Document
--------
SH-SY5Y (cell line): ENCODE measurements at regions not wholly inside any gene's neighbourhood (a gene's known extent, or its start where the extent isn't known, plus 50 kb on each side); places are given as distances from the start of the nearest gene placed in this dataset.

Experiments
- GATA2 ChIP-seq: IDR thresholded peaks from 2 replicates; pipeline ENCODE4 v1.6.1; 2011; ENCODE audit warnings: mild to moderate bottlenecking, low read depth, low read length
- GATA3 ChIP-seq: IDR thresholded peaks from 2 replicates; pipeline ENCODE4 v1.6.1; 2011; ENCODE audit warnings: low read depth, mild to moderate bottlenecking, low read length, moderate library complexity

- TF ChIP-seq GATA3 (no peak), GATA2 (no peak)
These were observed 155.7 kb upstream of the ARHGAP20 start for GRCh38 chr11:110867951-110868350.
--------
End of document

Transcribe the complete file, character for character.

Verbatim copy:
SH-SY5Y (cell line): ENCODE measurements at regions not wholly inside any gene's neighbourhood (a gene's known extent, or its start where the extent isn't known, plus 50 kb on each side); places are given as distances from the start of the nearest gene placed in this dataset.

Experiments
- GATA2 ChIP-seq: IDR thresholded peaks from 2 replicates; pipeline ENCODE4 v1.6.1; 2011; ENCODE audit warnings: mild to moderate bottlenecking, low read depth, low read length
- GATA3 ChIP-seq: IDR thresholded peaks from 2 replicates; pipeline ENCODE4 v1.6.1; 2011; ENCODE audit warnings: low read depth, mild to moderate bottlenecking, low read length, moderate library complexity

- TF ChIP-seq GATA3 (no peak), GATA2 (no peak)
These were observed 155.7 kb upstream of the ARHGAP20 start for GRCh38 chr11:110867951-110868350.